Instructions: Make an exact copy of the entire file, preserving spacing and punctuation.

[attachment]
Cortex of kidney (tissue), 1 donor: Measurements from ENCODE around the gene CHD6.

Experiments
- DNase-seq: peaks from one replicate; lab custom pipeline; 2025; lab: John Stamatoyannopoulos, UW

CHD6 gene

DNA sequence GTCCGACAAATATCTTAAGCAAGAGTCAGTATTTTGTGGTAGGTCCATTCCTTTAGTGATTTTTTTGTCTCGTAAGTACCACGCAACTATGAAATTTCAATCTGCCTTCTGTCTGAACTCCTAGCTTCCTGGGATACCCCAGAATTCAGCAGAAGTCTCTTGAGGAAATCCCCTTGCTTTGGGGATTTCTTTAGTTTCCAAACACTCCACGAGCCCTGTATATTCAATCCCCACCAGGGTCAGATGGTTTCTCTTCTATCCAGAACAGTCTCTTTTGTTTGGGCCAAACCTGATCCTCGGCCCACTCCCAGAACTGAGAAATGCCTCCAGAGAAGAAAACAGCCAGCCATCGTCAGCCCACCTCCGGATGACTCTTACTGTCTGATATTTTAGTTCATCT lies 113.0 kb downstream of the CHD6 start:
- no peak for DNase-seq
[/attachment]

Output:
Cortex of kidney (tissue), 1 donor: Measurements from ENCODE around the gene CHD6.

Experiments
- DNase-seq: peaks from one replicate; lab custom pipeline; 2025; lab: John Stamatoyannopoulos, UW

CHD6 gene

DNA sequence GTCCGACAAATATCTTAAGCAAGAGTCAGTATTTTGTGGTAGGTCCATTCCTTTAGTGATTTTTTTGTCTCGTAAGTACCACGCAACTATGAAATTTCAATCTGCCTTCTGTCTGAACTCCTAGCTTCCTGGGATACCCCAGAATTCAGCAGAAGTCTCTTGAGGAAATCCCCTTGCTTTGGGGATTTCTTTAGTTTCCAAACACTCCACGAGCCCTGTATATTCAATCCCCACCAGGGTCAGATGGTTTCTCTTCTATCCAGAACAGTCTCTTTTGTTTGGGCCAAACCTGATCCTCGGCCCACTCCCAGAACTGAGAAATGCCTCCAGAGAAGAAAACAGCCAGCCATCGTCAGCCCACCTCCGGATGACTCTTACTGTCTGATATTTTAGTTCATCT lies 113.0 kb downstream of the CHD6 start:
- no peak for DNase-seq